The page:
Which app should you use?

All four apps have their strengths and weaknesses. You may want to install more than one, and can use a text-based app when you know what bus you want and a map-based app when you don't.

Especially for experienced riders, NextBus by Cubic is hard to beat for usability. Its text-based interface is easy to read, quick to filter information for all operators, and offers more bus systems than the other apps. It also sometimes returned predictions when the others did not.

Riders who use multiple bus systems may also need more than one app. If you want to ride the DC Circulator, BusTrackDC or DC Next Bus won't help you. NextBus by Cubic has the greatest number of bus systems, but not ART and Ride On.

Have you tried these apps? Which one do you find most useful for your daily commuting needs?

Transit


Circulator will go to Mall, bus priority gets funding

The DC Circulator bus will add service to the National Mall by 2015, and Mayor Gray has added funding to the budget to improve bus service elsewhere in the city, Mayor Gray and Councilmember Mary Cheh just announced in a press release.


Photo by JLaw45 on Flickr.

The Circulator service would not be the same as the old loop around Constitution and Independence Avenues, which DC discontinued in 2011. That line ran without any cooperation from the National Park Service (NPS), which wouldn't even mention it on signs, claiming that their concession contract with the Tourmobile prohibited even telling people about other, cheaper forms of transportation.

When NPS terminated the Tourmobile contract and updated its concession agreements to be more flexible, officials began working with DC to prepare for Circulators that could offer transportation within NPS land and to and from adjacent neighborhoods.

Multiple sources have said that the District expects to get much of the operating funding for the Circulator from the National Park Service and/or Mall visitors. A Circulator on the Mall primarily benefits tourists, though with easy transportation to and from nearby neighborhoods, it could also help encourage tourists to spend some money at local shops and restaurants.

That funding might come from Circulator fares, parking meters on the Mall (where on-street spaces are now free and thus usually nearly impossible to get), or other sources. Specific details are not yet public and, based on the press release, may not be yet worked out between DC and NPS.


Circulator Phase 1 expansion. Image from the Circulator plan.

This is the diagram of proposed Circulator routes from a recent plan from DC Surface Transit, the public-private partnership that runs the Circulator. According to the press release, funds in the coming fiscal year will fund planning the actual routes, which might or might not be the same as some of these.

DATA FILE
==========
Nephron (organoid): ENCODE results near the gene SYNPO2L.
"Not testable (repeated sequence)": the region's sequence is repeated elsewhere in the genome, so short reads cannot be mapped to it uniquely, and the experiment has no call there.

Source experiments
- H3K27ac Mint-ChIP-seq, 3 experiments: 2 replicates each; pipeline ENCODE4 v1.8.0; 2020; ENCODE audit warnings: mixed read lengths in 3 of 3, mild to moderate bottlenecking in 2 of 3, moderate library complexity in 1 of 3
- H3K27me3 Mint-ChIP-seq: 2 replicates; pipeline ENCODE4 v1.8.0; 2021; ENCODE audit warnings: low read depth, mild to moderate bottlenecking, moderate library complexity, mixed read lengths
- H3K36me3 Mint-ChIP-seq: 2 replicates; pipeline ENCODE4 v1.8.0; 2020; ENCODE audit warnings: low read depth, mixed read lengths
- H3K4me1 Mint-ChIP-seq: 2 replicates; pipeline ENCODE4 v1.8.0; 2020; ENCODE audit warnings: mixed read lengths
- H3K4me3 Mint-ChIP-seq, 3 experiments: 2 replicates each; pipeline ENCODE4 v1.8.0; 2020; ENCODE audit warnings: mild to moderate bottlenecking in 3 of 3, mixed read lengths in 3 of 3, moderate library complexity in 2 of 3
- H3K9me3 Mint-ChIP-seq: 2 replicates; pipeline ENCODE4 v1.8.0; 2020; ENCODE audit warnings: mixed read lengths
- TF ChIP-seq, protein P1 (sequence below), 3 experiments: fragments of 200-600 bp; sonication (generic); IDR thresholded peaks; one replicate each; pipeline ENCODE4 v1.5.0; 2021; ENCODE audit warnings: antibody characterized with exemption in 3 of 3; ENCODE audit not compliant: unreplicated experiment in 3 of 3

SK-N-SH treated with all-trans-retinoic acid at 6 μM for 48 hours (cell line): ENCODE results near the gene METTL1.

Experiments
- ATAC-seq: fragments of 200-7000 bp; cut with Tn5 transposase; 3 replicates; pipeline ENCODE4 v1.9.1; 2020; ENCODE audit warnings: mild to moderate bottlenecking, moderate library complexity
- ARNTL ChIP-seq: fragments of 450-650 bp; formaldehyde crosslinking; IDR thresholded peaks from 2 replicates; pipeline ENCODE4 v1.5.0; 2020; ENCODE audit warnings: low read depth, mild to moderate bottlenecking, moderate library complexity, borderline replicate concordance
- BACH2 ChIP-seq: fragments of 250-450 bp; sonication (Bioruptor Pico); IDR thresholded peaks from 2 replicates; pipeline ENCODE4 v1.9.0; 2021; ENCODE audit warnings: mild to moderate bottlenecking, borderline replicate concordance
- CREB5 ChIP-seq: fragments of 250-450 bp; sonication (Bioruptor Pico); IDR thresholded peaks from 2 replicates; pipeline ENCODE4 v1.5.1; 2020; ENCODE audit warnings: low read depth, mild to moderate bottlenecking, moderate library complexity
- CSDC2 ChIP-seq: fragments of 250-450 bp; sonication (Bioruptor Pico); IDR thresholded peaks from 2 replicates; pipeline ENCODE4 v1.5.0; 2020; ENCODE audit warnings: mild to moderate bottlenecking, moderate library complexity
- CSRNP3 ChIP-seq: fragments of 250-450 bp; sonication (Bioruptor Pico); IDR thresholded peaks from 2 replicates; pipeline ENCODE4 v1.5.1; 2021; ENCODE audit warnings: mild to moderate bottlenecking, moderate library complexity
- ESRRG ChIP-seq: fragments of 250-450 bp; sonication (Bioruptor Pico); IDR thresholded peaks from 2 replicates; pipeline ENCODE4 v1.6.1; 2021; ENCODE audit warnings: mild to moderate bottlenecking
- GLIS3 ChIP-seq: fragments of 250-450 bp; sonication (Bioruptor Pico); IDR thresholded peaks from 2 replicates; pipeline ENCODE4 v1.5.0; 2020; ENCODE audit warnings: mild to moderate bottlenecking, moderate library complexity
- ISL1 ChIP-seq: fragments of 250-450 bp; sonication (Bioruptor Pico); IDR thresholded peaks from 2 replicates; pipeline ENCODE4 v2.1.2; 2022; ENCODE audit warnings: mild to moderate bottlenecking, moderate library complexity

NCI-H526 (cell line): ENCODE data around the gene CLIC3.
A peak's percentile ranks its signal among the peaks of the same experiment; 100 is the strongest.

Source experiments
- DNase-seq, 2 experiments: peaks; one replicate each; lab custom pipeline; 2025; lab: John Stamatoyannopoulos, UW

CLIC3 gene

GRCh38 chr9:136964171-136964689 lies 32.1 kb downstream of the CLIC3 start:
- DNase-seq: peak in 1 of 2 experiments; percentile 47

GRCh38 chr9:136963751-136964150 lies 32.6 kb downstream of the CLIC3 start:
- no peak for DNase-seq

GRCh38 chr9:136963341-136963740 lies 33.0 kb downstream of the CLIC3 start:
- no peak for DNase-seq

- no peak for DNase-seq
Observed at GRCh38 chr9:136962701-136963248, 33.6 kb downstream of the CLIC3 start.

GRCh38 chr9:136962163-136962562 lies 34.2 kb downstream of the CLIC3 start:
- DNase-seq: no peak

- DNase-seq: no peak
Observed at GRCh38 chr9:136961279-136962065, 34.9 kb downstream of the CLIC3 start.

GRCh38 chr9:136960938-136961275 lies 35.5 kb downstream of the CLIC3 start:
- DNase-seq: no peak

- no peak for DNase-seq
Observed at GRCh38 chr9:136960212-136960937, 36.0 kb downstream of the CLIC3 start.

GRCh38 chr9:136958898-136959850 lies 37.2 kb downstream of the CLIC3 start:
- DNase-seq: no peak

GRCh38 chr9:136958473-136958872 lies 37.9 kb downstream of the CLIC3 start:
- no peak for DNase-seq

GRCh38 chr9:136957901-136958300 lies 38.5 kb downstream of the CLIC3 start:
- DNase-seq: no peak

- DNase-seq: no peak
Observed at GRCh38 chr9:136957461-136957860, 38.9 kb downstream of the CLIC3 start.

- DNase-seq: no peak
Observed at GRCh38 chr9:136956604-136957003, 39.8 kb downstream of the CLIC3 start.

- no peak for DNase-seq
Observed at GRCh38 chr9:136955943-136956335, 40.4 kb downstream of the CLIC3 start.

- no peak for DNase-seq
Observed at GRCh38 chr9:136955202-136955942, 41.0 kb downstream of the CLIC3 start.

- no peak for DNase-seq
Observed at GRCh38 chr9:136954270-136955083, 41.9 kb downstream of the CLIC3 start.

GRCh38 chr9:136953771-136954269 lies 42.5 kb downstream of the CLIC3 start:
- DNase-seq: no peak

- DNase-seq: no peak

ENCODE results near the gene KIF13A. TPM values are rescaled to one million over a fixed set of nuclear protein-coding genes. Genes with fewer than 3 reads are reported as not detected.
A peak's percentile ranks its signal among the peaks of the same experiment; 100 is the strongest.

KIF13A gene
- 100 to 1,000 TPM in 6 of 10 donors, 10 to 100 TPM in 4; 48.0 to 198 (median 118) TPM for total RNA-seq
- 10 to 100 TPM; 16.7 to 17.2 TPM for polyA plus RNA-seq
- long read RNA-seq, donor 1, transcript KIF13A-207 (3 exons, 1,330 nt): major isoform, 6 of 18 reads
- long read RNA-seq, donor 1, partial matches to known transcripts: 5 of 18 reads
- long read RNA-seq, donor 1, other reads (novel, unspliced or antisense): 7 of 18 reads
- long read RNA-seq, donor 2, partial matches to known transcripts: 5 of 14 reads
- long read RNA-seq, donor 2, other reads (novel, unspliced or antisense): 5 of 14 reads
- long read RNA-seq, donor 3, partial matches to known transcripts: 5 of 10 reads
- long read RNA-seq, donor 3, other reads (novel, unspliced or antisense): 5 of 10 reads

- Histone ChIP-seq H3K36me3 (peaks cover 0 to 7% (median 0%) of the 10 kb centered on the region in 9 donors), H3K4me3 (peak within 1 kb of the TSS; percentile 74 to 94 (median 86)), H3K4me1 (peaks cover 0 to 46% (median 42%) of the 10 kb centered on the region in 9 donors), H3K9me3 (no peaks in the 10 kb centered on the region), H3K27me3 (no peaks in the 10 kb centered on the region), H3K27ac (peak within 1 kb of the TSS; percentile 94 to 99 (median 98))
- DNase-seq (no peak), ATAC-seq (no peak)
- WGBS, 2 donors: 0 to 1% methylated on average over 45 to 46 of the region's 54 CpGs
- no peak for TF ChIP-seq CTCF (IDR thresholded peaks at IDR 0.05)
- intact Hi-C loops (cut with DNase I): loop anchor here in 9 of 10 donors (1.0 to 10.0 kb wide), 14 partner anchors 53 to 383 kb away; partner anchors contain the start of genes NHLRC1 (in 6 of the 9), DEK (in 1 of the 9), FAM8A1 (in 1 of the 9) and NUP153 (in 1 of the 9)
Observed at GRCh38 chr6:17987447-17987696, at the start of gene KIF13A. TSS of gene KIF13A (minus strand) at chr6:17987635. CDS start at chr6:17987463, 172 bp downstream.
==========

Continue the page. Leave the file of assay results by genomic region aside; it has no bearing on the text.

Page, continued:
New fund supports bus priority around the city

In addition, Gray has added a $750,000 annual capital fund to support projects that improve bus service and reduce delays. This could presumably fund dedicated bus lanes, queue jumpers, signal priority, off-board fare payment or other projects that make buses a quicker and more appealing way to travel.

DC won a TIGER grant way back in 2010 to improve buses on several corridors, but 3 years later we've seen few if any changes. According to an email forward to me from DDOT, they are planning to use the money to optimize traffic signals downtown and install backup traffic signal power.

The TIGER money will also fund 120 real-time digital displays in some bus stops, "some minor bus stop improvements on 16th Street, Wisconsin Avenue, and Georgia Avenue," and "some bus stop safety features" on H Street and Benning Road, the email says. For a grant which was supposed to fund "shovel-ready" stimulus projects in the immediate term, though, it's taken quite a long time.

Finally, DDOT is working on a short bus lane on Georgia Avenue between Florida Avenue and Barry Place, a spot where buses get significantly stuck in traffic.

There is also an ongoing WMATA study looking at potential bus lanes on H and I Streets in the area north of and around the White House. This would be a more complex project, but it's important for DC to take some big steps that speed up buses significantly, in addition to small and easier steps like new signals.

Neighborhoods still benefit from performance parking

Another new fund creates a pool of money for neighborhood improvements in areas that adopt performance parking. The original performance parking law dedicated some of the extra money to neighborhood-specific projects, and around the ballpark, it has already funded new trash cans, benches, bike racks, and signs for a historic heritage trail.

Gray's budget eliminated the dedicated funding, but to make up for the loss, this new fund will let neighborhoods with performance parking still have some say in local fixes. This fund will have $589,000 for the rest of this current fiscal year and $750,000 a year in future years.

Transit


Don't forget about buses